When Sing Street was released in May 2016, it flew very much under the radar, surrounded by much bigger and louder releases. Since then, this little movie has been discovered more and more, especially on Netflix. If you haven’t found it already, you’re really missing out.
Director John Carney (of 2007 drama Once, and 2013’s underrated Begin Again), returns to Dublin and his youthful heyday of the mid-80s, where Sing Street delightfully spins its warm and uplifting charm. Heavily influenced by early-mid 1980s acts like The Cure, Duran Duran and Culture Club (whose songs appear in the soundtrack), this movie continually speaks to the heart, through its comedy, its drama and its wonderful music.
The story follows 15-year-old school boy, Conor Lalor (Ferdia Walsh Peelo) in Dublin, Ireland in 1985. Connor is doing his best to deal with a tense family relationship, as well as trying to find his place within the hostile environment of a new public school. Everybody is moving to the beat of Pop music, as the exciting new concept of the music video appears on television for the first time.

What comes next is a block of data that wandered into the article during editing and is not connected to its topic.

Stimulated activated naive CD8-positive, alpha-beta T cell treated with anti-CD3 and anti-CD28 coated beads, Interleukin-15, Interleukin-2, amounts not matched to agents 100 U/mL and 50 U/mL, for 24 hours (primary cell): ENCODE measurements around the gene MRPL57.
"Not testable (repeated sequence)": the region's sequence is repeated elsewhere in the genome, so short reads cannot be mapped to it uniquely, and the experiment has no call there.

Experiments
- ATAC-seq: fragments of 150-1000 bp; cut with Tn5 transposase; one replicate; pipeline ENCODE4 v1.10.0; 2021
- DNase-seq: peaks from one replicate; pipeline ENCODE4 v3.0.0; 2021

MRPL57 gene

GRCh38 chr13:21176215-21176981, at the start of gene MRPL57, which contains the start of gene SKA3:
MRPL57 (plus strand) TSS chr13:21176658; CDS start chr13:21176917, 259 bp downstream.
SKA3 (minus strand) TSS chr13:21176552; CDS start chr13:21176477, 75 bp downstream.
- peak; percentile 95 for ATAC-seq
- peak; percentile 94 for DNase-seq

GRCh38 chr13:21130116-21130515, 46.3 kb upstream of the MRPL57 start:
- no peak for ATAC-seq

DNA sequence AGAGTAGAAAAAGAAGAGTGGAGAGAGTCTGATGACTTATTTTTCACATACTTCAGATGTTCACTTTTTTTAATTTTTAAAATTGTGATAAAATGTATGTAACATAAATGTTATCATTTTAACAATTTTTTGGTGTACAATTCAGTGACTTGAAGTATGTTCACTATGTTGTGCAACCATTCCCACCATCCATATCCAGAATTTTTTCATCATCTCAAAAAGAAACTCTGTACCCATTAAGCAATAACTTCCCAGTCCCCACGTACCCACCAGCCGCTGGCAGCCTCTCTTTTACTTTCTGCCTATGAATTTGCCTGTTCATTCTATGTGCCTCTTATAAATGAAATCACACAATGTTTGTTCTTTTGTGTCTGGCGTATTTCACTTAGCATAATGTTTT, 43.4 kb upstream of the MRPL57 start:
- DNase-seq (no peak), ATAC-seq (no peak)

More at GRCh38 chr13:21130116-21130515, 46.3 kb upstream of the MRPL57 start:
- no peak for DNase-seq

At home, Connor’s parents (Aidan Gillen and Maria Doyle Kennedy) argue loudly, about money, their kids and their marriage. Whilst older, college drop-out brother Brendan (Jack Raynor), passionately introduces Connor to revolutionary bands of the time, encourages him to push himself musically and to never follow the status quo. Brendan is perhaps a representation of Carney himself, who has described Sing Street as “wish fulfilment of all of the things I wanted when I was the age of the character and didn’t do.”
At Synge Street Christian Brothers School, Conor is the new kid, he quickly has run ins with the principal (Don Wycherly) and the school bully (Ian Kelly). However, he soon makes a friend named Darren (Ben Carolan), and is quite taken by a mysterious girl named Raphina (Lucy Boynton) who lives across the street from the school.
In a bid to impress Raphina, Conor decides to form a band, and he and Darren set about recruiting other members, with the goal of casting her in future music videos. The development of the band is both great comedy and drama. As the natural awkwardness of the teenagers discovering life, is juxtaposed with Conor’s progression as a musician with the help of brother, Brendon. Throughout the bands journey, genuinely great original songs are written, excellent homages to iconic bands of the era are made and note-perfect amateur music videos are created.